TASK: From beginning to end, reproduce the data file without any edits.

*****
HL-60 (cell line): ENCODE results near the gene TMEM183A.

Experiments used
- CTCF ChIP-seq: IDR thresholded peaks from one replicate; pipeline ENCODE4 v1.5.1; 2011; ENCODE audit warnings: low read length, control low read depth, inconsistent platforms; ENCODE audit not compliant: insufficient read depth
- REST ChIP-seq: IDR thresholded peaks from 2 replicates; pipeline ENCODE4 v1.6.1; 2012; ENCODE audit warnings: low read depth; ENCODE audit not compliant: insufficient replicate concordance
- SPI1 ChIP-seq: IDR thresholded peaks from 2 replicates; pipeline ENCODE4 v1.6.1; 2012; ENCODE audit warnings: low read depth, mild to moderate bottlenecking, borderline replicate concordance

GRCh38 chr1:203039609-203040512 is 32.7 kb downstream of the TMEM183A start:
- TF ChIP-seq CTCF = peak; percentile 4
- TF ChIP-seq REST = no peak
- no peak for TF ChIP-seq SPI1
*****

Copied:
HL-60 (cell line): ENCODE results near the gene TMEM183A.

Experiments used
- CTCF ChIP-seq: IDR thresholded peaks from one replicate; pipeline ENCODE4 v1.5.1; 2011; ENCODE audit warnings: low read length, control low read depth, inconsistent platforms; ENCODE audit not compliant: insufficient read depth
- REST ChIP-seq: IDR thresholded peaks from 2 replicates; pipeline ENCODE4 v1.6.1; 2012; ENCODE audit warnings: low read depth; ENCODE audit not compliant: insufficient replicate concordance
- SPI1 ChIP-seq: IDR thresholded peaks from 2 replicates; pipeline ENCODE4 v1.6.1; 2012; ENCODE audit warnings: low read depth, mild to moderate bottlenecking, borderline replicate concordance

GRCh38 chr1:203039609-203040512 is 32.7 kb downstream of the TMEM183A start:
- TF ChIP-seq CTCF = peak; percentile 4
- TF ChIP-seq REST = no peak
- no peak for TF ChIP-seq SPI1